Geezer installing a darkroom ...

Discussion in 'Darkroom Developing and Printing' started by lloyd, Sep 1, 2009.

  1. lloyd

    lloyd Guest

    September 1, 2009, from Lloyd Erlick,

    Rec.Photo.Darkroom has been pretty slow most
    of the summer. So I'm going to use it to
    celebrate my Geezerhood (turned sixty this
    summer ...) by recounting the thrilling
    installation of my darkroom in my latest new
    home.

    Unlike any darkroom I've ever had in the
    past, this one has windows. No more basement
    holes for me, eh? Instead of the
    seventy-three inch headroom I used to have,
    now it's almost twelve feet! (The room comes
    with a ceiling fan - should I use it? Or is
    it too efficient at dust redistribution?)

    Yesterday I put the step ladder under the
    window and climbed up expecting to be able to
    tape aluminum foil across the panes to
    achieve the requisite dark for darkroom. I
    actually spent some time up there earlier in
    the summer, when I was first experimenting
    with windows to keep open for ventilation. It
    wasn't much of a thrill that time, but this
    time I realized I had to have a lot more
    stability if I intended to do any actual
    work, like tearing tape or holding a
    scissors. Standing on the ladder's top step
    and all that.

    So the next step is to empty the stored stuff
    out of my processing sink and roll it under
    the window (sink on wheels, every boy's
    dream). Then the ladder goes in the sink, and
    I get three feet more reach. Immobilize the
    wheels, of course. Is this just plain stupid?
    Anybody who's actually read this far may feel
    free to advise...

    Of course, future ventilation is a concern.
    Just closing and covering the windows would
    be the easy way, but it will be hot in
    summer. It's a north facing window, and the
    air outside tends to be cool most of the time
    (or at least cooler than the rest of the
    hellish place when the sun and humidity
    combine). So I've been thinking of a method
    of blowing in fresh air through a light-proof
    vent that cost nothing (unless there is one
    that would leak cash). An air conditioner
    would be a possibility, but light could still
    get in.

    There are thrilling tales to come -
    connecting to the drain line and the hot and
    cold water. (Convenient bathroom adjacent to
    the darkroom.)

    Unanswered question: why do I have so many
    trays? I switched to single-tray processing
    years ago. So where did all these filthy
    trays come from? Or did moving just cause
    them all to band together, perhaps for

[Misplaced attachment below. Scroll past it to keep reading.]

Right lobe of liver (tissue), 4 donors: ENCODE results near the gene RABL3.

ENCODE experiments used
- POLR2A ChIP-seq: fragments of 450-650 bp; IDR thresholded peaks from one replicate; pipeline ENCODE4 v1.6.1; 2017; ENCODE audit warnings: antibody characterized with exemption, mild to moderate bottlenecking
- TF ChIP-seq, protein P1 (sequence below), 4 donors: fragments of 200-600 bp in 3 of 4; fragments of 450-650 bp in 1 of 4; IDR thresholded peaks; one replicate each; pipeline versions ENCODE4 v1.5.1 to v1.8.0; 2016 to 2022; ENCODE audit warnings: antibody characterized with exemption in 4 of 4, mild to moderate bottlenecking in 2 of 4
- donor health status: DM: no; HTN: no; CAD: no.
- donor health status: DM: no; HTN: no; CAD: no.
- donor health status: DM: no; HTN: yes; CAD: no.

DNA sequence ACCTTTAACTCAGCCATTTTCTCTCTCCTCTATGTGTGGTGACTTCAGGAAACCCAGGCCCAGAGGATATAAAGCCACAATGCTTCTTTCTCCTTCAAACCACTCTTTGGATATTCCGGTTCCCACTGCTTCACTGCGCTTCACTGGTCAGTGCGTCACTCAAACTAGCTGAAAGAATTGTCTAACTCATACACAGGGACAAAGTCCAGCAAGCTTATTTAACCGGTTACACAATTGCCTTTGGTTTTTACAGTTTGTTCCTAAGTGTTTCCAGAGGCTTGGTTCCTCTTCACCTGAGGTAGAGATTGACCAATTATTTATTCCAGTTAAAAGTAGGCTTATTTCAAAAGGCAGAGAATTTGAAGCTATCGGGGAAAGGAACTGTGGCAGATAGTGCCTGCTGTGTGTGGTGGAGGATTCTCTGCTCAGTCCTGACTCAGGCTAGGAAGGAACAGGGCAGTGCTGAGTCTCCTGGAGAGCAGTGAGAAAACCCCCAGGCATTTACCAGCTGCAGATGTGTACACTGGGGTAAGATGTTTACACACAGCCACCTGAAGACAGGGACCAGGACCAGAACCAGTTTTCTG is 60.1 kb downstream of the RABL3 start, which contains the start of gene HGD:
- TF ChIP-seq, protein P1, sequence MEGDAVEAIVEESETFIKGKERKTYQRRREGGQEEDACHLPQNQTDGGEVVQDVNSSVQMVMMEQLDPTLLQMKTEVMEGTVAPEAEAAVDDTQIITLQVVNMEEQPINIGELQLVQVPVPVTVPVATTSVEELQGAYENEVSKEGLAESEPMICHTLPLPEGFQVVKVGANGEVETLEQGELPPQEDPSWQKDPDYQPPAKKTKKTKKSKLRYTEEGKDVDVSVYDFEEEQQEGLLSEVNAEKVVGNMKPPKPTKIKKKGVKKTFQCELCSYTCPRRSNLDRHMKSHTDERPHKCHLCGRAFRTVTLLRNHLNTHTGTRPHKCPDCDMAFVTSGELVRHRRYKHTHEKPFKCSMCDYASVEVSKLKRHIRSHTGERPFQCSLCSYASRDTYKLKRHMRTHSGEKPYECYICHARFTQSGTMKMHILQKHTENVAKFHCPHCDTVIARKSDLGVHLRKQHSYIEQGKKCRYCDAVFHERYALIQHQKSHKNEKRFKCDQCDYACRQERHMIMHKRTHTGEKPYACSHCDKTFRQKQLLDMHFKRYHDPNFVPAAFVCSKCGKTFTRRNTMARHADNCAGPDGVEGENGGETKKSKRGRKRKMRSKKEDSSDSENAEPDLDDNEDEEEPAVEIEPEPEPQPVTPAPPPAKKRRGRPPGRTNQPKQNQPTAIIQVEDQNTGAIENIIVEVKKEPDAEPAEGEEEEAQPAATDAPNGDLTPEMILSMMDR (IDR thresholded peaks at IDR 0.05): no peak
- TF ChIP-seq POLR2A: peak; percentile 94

survival? Well, they do not get to squat on
    my bed until I'm finished the darkroom. Maybe
    they can be a temporary filling for the space
    between a filing cabinet and the ceiling.


    regards,
    --le
    ________________________________
    Lloyd Erlick Portraits, Toronto.
    website: www.heylloyd.com
    telephone: 416-686-0326
    email:
    ________________________________
    --
     
    lloyd, Sep 1, 2009
    #1
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  2. The (reasonably) simple solution to this is to replace glass in windows
    with some other material. This goes quite simple if you have modern
    plastic windows, then you can pull the glass out, measure the dimensions
    and get a plastic or mdf board of proper size. Then inser it in place
    of glass. If plastic is too transparent (depends on exact kind of
    plastic, thickness and colour), paint it with black paint.

    After that you can drill a hole in it, to which you attach a pipe.
    Choose a size which will accomodate a standard kithen ventilator. Buy a
    U-shaped pipe (probably you'd have to assemble it from pieces) and paint
    inner surfaces black. Also paint fan blades.

    The fan should be installed to blow air out of the room, so that it
    won't pollute air in the house. If you want fresh air from the outside,
    attach second pipe but without the fan, it should allow for enough cool
    breeze and there would be less dust.
    Standard air conditioner would not provide you with ventilation, it would be the
    same air all the time, only cooler. Which means inhalating some toxic
    fumes from your chemistry, which is not advisable.
     
    Maciej Zielenkieiwcz, Sep 1, 2009
    #2
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  3. You're likely to tear holes in your processing sink. Cut a piece
    of plywood to size first and put the plywood in the sink and the
    ladder on the plywood.
     
    Thor Lancelot Simon, Sep 1, 2009
    #3
  4. Not really. You should blow air into the room through an air filter to
    remove dust entering the room. If you blow the air out of the room, the room
    will be at a partial vacuum and dust will get in from every leak.
    A standard air conditioner will provide you with ventilation. Most have a
    lever that controls a small door to the outside. If you need ventilation,
    though, you may not find this to be enough.
     
    Jean-David Beyer, Sep 1, 2009
    #4
  5. Agreed. Positive ventilation is what a guy would want here. All air that